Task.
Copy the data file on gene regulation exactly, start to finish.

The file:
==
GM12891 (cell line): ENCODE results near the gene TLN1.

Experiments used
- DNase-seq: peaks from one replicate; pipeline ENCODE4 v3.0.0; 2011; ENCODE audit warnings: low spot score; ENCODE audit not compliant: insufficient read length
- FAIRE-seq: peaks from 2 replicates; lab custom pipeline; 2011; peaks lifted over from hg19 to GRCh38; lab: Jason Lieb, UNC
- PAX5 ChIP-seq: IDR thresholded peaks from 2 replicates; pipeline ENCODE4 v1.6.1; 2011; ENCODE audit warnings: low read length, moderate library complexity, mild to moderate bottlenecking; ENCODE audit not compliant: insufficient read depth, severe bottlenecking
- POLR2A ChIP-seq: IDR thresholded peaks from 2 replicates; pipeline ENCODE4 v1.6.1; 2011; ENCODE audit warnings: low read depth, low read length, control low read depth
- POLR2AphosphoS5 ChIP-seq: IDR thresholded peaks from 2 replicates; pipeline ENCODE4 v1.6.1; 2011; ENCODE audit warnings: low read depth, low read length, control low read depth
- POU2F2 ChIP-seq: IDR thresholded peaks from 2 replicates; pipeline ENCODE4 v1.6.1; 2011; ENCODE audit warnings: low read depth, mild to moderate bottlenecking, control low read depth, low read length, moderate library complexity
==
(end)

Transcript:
GM12891 (cell line): ENCODE results near the gene TLN1.

Experiments used
- DNase-seq: peaks from one replicate; pipeline ENCODE4 v3.0.0; 2011; ENCODE audit warnings: low spot score; ENCODE audit not compliant: insufficient read length
- FAIRE-seq: peaks from 2 replicates; lab custom pipeline; 2011; peaks lifted over from hg19 to GRCh38; lab: Jason Lieb, UNC
- PAX5 ChIP-seq: IDR thresholded peaks from 2 replicates; pipeline ENCODE4 v1.6.1; 2011; ENCODE audit warnings: low read length, moderate library complexity, mild to moderate bottlenecking; ENCODE audit not compliant: insufficient read depth, severe bottlenecking
- POLR2A ChIP-seq: IDR thresholded peaks from 2 replicates; pipeline ENCODE4 v1.6.1; 2011; ENCODE audit warnings: low read depth, low read length, control low read depth
- POLR2AphosphoS5 ChIP-seq: IDR thresholded peaks from 2 replicates; pipeline ENCODE4 v1.6.1; 2011; ENCODE audit warnings: low read depth, low read length, control low read depth
- POU2F2 ChIP-seq: IDR thresholded peaks from 2 replicates; pipeline ENCODE4 v1.6.1; 2011; ENCODE audit warnings: low read depth, mild to moderate bottlenecking, control low read depth, low read length, moderate library complexity